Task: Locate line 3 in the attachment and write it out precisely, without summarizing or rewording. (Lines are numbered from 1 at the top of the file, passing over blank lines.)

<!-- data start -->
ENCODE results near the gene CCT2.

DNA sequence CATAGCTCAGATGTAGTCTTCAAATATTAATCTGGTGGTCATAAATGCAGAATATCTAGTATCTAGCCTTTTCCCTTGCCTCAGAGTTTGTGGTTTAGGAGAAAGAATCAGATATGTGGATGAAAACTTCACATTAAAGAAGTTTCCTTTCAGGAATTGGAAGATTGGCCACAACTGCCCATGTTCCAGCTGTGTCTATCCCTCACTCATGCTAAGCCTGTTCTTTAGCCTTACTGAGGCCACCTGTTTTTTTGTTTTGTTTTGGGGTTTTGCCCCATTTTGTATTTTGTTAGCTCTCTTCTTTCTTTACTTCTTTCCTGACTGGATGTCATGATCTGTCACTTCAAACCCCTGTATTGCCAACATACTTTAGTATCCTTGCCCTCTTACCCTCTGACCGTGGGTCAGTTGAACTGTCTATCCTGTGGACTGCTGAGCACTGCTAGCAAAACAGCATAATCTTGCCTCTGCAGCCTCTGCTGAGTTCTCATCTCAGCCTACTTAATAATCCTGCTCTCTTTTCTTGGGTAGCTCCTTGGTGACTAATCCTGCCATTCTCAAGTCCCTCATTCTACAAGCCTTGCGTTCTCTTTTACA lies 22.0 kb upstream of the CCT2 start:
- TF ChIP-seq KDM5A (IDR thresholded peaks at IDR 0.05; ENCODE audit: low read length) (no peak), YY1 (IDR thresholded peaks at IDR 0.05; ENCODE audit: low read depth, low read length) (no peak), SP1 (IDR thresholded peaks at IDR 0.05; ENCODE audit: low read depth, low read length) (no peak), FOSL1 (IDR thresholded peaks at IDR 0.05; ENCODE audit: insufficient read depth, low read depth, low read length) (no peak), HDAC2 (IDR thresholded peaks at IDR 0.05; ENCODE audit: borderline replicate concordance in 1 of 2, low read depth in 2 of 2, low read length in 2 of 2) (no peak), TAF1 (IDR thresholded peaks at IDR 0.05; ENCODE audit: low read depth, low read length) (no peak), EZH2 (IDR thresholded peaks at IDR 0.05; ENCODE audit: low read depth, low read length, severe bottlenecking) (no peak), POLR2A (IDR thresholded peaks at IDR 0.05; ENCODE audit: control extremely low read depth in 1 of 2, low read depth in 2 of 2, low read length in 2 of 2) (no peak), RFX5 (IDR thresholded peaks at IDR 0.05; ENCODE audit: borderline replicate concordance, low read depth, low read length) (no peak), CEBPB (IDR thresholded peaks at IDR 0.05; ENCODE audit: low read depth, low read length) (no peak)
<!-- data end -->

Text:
- TF ChIP-seq KDM5A (IDR thresholded peaks at IDR 0.05; ENCODE audit: low read length) (no peak), YY1 (IDR thresholded peaks at IDR 0.05; ENCODE audit: low read depth, low read length) (no peak), SP1 (IDR thresholded peaks at IDR 0.05; ENCODE audit: low read depth, low read length) (no peak), FOSL1 (IDR thresholded peaks at IDR 0.05; ENCODE audit: insufficient read depth, low read depth, low read length) (no peak), HDAC2 (IDR thresholded peaks at IDR 0.05; ENCODE audit: borderline replicate concordance in 1 of 2, low read depth in 2 of 2, low read length in 2 of 2) (no peak), TAF1 (IDR thresholded peaks at IDR 0.05; ENCODE audit: low read depth, low read length) (no peak), EZH2 (IDR thresholded peaks at IDR 0.05; ENCODE audit: low read depth, low read length, severe bottlenecking) (no peak), POLR2A (IDR thresholded peaks at IDR 0.05; ENCODE audit: control extremely low read depth in 1 of 2, low read depth in 2 of 2, low read length in 2 of 2) (no peak), RFX5 (IDR thresholded peaks at IDR 0.05; ENCODE audit: borderline replicate concordance, low read depth, low read length) (no peak), CEBPB (IDR thresholded peaks at IDR 0.05; ENCODE audit: low read depth, low read length) (no peak)